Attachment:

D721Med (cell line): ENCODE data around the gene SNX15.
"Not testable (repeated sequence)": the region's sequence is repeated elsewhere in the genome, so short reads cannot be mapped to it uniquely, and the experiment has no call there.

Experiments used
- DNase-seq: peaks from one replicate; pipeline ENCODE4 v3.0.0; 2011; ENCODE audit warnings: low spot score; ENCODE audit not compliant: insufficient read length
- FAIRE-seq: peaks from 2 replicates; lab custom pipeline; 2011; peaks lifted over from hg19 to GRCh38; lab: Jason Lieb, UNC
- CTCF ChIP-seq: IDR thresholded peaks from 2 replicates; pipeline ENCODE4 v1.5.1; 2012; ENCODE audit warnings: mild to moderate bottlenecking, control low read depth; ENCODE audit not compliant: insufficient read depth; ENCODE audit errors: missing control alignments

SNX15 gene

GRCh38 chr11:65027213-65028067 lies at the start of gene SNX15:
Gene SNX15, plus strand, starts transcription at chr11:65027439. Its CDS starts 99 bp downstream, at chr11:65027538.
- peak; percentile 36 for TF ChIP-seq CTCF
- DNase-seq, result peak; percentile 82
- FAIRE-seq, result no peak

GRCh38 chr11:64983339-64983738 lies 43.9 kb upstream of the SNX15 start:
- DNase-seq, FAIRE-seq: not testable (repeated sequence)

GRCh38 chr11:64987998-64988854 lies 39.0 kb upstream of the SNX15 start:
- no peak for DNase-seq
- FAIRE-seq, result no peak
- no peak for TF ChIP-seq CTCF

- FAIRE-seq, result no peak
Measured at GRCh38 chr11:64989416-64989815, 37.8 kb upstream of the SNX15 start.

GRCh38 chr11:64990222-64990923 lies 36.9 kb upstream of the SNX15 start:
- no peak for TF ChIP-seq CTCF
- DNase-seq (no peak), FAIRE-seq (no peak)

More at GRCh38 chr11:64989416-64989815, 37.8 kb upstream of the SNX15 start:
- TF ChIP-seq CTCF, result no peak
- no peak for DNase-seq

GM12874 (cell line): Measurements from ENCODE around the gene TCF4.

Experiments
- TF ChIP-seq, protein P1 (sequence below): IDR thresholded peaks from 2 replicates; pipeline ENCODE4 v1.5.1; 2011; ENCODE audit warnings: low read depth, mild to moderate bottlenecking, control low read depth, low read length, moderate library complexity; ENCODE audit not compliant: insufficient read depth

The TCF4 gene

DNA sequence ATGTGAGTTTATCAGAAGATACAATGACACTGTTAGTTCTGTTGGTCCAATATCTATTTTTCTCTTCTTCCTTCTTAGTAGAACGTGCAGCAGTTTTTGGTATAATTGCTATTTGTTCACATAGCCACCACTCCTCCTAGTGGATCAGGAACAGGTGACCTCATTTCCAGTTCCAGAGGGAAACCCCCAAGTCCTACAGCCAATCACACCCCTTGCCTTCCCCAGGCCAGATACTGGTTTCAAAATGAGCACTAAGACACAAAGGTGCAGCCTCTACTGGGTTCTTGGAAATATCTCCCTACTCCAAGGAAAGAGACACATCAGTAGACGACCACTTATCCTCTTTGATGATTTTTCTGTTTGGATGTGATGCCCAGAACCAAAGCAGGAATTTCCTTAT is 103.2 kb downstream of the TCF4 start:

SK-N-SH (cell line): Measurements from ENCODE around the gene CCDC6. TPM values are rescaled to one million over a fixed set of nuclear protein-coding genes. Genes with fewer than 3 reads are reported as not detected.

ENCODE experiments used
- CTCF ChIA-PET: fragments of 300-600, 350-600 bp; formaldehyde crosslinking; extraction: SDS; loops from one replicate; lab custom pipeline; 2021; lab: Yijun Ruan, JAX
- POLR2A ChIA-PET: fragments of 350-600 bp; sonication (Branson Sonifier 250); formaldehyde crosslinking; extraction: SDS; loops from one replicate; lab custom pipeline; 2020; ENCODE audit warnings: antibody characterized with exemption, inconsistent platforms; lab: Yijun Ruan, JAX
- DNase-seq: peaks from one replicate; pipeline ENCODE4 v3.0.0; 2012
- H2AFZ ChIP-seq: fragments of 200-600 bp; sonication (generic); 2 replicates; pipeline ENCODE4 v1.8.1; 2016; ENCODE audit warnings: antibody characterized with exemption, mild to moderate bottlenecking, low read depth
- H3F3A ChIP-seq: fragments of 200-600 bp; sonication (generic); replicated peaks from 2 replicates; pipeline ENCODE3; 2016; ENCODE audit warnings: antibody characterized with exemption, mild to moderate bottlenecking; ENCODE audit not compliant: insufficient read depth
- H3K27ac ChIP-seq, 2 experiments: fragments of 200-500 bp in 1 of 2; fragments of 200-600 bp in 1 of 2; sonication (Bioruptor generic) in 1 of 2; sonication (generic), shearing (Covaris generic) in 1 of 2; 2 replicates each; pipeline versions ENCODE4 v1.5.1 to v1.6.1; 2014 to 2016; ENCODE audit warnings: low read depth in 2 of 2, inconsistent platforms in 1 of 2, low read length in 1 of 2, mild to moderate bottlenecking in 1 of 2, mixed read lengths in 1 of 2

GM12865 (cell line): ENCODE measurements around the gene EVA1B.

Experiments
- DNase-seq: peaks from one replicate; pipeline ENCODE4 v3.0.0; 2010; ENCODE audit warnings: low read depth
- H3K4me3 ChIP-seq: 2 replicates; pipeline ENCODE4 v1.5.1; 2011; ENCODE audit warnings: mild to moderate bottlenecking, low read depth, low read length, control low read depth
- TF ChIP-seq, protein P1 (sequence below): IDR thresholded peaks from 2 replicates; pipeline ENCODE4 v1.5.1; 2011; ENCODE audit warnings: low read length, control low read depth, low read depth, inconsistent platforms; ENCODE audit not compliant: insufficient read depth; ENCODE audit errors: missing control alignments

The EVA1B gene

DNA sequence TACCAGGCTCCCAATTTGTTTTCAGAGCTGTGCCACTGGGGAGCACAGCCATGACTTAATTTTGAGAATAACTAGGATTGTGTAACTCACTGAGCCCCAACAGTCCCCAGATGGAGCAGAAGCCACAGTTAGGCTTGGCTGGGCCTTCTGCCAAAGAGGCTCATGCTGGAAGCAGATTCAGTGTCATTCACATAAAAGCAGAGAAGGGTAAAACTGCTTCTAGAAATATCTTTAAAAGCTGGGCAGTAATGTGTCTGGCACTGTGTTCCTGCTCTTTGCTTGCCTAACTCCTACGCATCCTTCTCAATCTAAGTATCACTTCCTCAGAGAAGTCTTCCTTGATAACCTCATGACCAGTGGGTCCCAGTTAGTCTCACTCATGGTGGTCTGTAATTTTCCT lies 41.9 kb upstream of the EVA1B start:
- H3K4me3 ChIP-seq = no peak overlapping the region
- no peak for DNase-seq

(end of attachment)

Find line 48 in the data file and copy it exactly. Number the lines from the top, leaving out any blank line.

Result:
- no peak for DNase-seq